A product is characterized by the brand, physical properties, and purpose. Note that the price of the product and whether the product is in sales promotion can vary over time and therefore we put it to the receipt data. Because there are many products, it is useful to aggregate them into product categories. We denote the product categories as . An individual product bought by the customer is referred to as the purchased product. We denote the purchased products as . Each purchased product belongs to a single product category.

A purchased basket is a set of purchased products. We denote the purchased baskets as . A specific purchased basket is a subset of all purchased products, i.e. , . A receipt is a purchased basket with additional information about the customer ID, prices, sales promotion, date and time.

A customer history is a set of purchased baskets. We denote the customer history as . A specific customer history is a subset of all purchased baskets, i.e. , . A customer is a customer history with additional information about the contact, gender, age, number of children and other demographic information.

In the paper, we analyze a sample of real data. Our dataset consists of individual purchase data of one of the retail chains in the drugstore market of the Czech Republic. We use a three-month dataset of receipts which include more than 5.6 million baskets bought by more than 1.5 million customers with the loyalty card. Each row in a receipt stands for a single purchased product. The retail chain sells over 10 thousand products which are divided into 55 categories based on their purpose. This categorization was done by an expert opinion.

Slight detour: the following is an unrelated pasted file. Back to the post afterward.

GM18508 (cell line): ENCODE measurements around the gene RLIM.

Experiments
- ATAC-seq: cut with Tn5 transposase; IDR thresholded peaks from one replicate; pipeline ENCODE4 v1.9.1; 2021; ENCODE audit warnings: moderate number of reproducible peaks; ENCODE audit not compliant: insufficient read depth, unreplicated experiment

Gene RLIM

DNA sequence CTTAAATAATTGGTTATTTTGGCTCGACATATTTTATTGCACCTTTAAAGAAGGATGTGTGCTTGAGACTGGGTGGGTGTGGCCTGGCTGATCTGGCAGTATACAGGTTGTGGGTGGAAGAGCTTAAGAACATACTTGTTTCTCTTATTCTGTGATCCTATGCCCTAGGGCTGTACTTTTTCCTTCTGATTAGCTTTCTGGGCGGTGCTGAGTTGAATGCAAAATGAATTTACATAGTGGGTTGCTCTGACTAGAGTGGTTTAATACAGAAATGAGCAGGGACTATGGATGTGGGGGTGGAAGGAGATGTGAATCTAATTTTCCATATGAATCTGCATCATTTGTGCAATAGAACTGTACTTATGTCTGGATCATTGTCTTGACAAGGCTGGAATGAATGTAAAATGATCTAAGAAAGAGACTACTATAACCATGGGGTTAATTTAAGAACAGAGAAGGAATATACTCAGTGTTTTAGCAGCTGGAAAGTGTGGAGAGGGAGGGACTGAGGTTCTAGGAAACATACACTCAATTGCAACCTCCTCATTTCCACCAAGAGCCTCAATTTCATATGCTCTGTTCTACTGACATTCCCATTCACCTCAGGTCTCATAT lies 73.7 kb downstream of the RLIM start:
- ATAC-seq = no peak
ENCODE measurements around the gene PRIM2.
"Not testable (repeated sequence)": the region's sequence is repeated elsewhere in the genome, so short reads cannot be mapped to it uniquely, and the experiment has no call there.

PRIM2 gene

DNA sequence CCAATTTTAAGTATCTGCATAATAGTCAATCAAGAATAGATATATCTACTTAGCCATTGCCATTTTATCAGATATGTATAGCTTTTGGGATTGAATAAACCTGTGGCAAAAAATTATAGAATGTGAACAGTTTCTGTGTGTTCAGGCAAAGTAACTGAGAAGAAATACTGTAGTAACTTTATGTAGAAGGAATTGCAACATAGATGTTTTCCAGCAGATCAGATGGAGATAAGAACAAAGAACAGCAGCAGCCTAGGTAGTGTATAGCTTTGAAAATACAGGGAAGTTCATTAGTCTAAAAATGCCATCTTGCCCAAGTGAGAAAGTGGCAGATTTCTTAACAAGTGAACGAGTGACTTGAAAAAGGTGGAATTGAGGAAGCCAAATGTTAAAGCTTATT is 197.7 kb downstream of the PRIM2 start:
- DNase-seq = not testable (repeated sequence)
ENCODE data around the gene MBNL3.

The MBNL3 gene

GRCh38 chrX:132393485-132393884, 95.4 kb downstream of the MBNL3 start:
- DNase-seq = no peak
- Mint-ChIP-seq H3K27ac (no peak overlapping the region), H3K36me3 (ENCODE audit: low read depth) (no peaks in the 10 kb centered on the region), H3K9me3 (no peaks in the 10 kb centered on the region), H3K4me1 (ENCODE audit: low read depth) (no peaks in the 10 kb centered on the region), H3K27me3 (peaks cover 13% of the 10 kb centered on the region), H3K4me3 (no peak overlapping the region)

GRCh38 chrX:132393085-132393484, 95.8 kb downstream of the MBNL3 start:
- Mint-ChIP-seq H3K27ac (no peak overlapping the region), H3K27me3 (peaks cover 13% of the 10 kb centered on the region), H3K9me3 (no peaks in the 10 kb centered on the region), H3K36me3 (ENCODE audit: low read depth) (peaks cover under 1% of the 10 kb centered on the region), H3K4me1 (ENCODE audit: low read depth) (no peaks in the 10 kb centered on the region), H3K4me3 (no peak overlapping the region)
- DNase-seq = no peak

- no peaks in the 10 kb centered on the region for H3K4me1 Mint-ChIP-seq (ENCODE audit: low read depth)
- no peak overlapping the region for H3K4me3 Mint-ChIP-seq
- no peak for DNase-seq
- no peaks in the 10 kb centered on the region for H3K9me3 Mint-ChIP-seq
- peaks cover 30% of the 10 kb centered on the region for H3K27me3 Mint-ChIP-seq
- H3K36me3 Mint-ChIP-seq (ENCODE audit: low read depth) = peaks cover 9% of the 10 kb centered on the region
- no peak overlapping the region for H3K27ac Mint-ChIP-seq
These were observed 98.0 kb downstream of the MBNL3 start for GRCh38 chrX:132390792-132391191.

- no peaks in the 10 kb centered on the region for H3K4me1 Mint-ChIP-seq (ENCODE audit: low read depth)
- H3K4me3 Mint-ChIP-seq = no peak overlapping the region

3 Segmentation Based on Recency, Frequency and Monetary Value

One of the most popular way to segment customers is the clustering using data about recency, frequency and monetary value (RFM) of their shopping. This method is fast and simple as its original purpose is to provide an easy-to-implement framework for quantifying customer behavior (Kahan, 1998; Miglautsch, 2000).

Yang (2004) described some shortages of RFM method (e.g. the inability of the RFM to generate the real differences among RFM cells) and introduced a single predictor which is consolidated from the three variables of RFM. A method for the sequential pattern mining using RFM segmentation was presented by Chen et al. (2009). Khajvand and Tarokh (2011)

improve RFM segmentation by using the adapted RFM in order to estimate the customer lifetime value. Expansion of RFM segmentation by the fusion with ART2 algorithm to cluster the customers in the retail company was presented by

Putra et al. (2012). Another expansion of RFM by Peker et al. (2017) proposes to include customer relation length and periodicity to the customer segmentation.